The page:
Scott was among several Cabinet officials and legislative leaders along with U.S. Sen. Bill Nelson, D-Fla., who spoke at the Associated Press Florida Legislative Planning Session in the Capitol. They answered questions on a wide range of topics.
Scott’s transition team last month recommended merging the Florida Department of Community Affairs, the Department of Environmental Protection and the Department of Transportation into a single “Department of Growth Leadership.”
“I don’t have a proposal today to merge those agencies,” Scott said Wednesday.
“We are going to look at — we clearly need — growth management,” Scott said. “But we ought to do growth management in a way that is not just merely slowing things down and killing jobs.”
In an article published Sunday in the Ocala Star-Banner, former DCA Secretary Tom Pelham said claims by Scott and industry officials that growth management is killing jobs “do a disservice to DCA and mislead the public.” He resigned prior to Gov. Charlie Crist leaving office on Jan. 4.
On Wednesday, Scott also mentioned hearing complaints about the state during a business roundtable Tuesday in Destin.
“A lot of people complained about DCA,” Scott said. “And some people complained about the Department of Environmental Protection.”
Rep. Ron Saunders, D-Key West and the House Democratic leader, said Democrats will consider supporting merger proposals. But he said merging DEP, DCA and DOT doesn’t make sense.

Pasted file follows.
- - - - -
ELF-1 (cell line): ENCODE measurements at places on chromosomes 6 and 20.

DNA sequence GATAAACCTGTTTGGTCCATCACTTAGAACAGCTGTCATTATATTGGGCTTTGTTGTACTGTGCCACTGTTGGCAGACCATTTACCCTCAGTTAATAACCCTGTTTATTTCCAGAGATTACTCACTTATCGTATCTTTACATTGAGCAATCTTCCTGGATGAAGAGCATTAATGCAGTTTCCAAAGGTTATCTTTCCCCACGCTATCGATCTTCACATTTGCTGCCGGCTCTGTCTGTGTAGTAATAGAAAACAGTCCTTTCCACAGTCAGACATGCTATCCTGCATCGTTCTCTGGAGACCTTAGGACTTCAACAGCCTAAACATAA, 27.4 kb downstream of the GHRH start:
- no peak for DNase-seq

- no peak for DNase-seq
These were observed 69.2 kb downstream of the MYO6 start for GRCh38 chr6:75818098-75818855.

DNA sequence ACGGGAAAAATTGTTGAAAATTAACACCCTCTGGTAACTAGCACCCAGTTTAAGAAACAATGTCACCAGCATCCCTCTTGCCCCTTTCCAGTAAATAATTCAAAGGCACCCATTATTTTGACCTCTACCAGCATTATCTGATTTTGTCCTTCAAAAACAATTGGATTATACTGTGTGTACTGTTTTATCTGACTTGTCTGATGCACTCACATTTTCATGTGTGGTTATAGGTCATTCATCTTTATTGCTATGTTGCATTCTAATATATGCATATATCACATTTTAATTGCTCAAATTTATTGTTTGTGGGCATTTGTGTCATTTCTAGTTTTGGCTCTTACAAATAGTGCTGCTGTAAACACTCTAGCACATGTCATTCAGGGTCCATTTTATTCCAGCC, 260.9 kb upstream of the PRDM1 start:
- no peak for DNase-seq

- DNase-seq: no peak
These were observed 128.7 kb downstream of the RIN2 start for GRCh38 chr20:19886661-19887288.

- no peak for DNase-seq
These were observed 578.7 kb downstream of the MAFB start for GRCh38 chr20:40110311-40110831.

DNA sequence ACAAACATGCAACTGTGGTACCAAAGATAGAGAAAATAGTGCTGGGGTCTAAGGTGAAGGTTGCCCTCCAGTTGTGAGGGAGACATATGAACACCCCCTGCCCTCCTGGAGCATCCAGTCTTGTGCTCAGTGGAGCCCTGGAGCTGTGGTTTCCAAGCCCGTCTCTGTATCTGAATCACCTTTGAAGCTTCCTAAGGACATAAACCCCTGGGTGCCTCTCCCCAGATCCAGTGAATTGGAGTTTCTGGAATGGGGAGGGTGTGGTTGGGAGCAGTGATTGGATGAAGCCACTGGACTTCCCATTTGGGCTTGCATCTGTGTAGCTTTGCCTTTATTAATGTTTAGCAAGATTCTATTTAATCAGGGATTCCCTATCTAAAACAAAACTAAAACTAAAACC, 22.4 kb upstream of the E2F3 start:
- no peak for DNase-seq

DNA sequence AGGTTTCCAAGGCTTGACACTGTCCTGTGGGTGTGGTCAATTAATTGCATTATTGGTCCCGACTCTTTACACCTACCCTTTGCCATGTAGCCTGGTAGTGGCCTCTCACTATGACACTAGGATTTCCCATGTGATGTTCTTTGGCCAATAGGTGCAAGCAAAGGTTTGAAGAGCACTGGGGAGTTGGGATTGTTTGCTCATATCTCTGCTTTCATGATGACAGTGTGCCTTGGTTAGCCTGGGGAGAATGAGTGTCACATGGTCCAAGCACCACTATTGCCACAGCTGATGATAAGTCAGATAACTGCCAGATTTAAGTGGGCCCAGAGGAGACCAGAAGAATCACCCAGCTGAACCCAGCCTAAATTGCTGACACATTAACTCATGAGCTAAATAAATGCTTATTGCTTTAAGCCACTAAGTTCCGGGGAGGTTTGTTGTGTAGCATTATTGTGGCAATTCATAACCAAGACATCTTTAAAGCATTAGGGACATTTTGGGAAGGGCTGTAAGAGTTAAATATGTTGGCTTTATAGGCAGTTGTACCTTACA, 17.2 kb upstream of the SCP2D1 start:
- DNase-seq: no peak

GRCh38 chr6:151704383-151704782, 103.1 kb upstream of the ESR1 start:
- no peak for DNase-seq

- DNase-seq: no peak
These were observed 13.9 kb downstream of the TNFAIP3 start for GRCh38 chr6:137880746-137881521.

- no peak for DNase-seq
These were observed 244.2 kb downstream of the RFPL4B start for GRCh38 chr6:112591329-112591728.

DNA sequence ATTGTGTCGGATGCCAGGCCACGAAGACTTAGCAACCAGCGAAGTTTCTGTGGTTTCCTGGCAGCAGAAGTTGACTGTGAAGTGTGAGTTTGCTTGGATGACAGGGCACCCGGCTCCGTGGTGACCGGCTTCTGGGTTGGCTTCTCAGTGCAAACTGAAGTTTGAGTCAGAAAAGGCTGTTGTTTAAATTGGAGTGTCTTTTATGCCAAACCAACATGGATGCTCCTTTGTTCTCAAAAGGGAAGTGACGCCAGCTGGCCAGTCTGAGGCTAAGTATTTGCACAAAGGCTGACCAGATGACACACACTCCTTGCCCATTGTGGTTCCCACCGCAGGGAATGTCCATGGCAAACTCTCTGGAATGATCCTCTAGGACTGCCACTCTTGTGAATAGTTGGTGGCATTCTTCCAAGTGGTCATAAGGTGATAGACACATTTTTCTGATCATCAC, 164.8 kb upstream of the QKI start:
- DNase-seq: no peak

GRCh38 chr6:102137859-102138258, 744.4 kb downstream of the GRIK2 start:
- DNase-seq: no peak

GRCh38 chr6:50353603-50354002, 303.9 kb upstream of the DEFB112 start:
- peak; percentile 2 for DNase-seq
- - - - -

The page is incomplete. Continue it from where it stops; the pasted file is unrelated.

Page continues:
“If you’re just trying to save money, that is one thing,” Saunders said. “If you are trying to eliminate the function and it is a good function, we have a problem with that. Growth management is good — smart growth management is good. Just saying ‘no’ [to growth] is bad.”
Oil drilling also was raised on Wednesday as an issue with several speakers during the AP session. Following the Gulf oil spill in April, House Speaker Dean Cannon and Senate President Mike Haridopolos said the issue of allowing drilling in state waters won’t come up while they are legislative leaders.
Cannon, R-Winter Park, on Wednesday reiterated that the issue won’t be heard. He spearheaded a bill amendment late in the 2009 legislative session to allow drilling in state waters.
“That’s off the table during my time,” Cannon said.
But Scott, while recounting his meeting with former Gov. Bob Graham last week to discuss a federal commission’s report on the oil spill, said the nation still must figure out how to safely drill offshore.
“We have to continue to look at offshore drilling,” Scott said. “But again, we are not going to take a risk with our environment or our economy if drilling is not safe.”
Saunders, the Democratic leader, said, “If they [Republicans] try to pass oil drilling again, we will fight them.”
On the issue of water, Cannon has created the House Select Committee on Water Policy but said Wednesday he did not determine what issues the panel should take on. Rep. Trudi Williams, R-Fort Myers and committee chairman, said last week the panel may examine water management districts and the state’s “local sources first” policy.
“I have a lot of confidence in Rep. Trudi Williams, who is chairing that committee,” Cannon said. “I’m generally going to look to her for guidance.”
Agriculture Commissioner Adam Putnam, however, said that reconsidering the “local sources first” policy as a prelude to potential piping of water downstate would cause a great deal of dissension, especially among North Floridians.
Putnam said that building water pipelines would “put us on the brink of a civil war.”
(Story provided by the Florida Tribune. Story copyrighted by Bruce Ritchie and FloridaEnvironments.com. Do not copy or redistribute without permission, which can be obtained by contacting email@example.com.)